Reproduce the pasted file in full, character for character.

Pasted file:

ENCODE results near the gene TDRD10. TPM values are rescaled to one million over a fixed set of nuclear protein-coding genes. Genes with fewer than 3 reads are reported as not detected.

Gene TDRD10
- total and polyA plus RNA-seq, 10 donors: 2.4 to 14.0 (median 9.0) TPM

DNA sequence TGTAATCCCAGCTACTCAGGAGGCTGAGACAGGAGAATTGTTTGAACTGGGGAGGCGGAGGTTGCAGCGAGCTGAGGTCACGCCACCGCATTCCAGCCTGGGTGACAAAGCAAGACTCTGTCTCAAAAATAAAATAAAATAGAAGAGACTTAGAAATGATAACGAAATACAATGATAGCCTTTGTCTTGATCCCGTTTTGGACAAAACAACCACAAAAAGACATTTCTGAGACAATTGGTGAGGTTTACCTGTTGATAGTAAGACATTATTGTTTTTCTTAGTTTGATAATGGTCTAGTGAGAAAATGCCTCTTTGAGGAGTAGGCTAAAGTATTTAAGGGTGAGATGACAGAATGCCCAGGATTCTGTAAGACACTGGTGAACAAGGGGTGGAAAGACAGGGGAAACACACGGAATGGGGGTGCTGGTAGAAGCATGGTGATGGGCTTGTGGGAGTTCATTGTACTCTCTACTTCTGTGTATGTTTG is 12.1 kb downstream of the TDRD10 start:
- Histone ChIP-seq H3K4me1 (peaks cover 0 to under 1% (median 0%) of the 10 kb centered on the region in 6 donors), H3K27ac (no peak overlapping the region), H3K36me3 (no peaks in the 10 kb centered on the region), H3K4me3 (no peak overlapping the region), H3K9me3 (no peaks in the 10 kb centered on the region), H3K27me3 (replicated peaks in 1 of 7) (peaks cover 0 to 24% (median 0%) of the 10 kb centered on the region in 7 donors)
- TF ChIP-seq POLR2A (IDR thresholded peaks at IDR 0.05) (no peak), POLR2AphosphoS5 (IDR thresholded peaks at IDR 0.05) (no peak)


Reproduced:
ENCODE results near the gene TDRD10. TPM values are rescaled to one million over a fixed set of nuclear protein-coding genes. Genes with fewer than 3 reads are reported as not detected.

Gene TDRD10
- total and polyA plus RNA-seq, 10 donors: 2.4 to 14.0 (median 9.0) TPM

DNA sequence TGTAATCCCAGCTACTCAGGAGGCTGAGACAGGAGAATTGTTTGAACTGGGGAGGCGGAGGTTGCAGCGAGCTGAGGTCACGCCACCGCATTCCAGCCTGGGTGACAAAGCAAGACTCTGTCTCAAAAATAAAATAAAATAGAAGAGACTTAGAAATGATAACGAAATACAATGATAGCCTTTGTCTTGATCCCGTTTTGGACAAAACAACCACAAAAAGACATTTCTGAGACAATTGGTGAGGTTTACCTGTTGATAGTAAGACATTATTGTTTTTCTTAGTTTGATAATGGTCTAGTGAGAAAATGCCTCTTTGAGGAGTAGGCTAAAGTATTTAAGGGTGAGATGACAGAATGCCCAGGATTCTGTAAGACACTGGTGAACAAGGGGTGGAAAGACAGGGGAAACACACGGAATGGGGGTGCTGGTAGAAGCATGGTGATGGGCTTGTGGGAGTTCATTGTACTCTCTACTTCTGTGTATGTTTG is 12.1 kb downstream of the TDRD10 start:
- Histone ChIP-seq H3K4me1 (peaks cover 0 to under 1% (median 0%) of the 10 kb centered on the region in 6 donors), H3K27ac (no peak overlapping the region), H3K36me3 (no peaks in the 10 kb centered on the region), H3K4me3 (no peak overlapping the region), H3K9me3 (no peaks in the 10 kb centered on the region), H3K27me3 (replicated peaks in 1 of 7) (peaks cover 0 to 24% (median 0%) of the 10 kb centered on the region in 7 donors)
- TF ChIP-seq POLR2A (IDR thresholded peaks at IDR 0.05) (no peak), POLR2AphosphoS5 (IDR thresholded peaks at IDR 0.05) (no peak)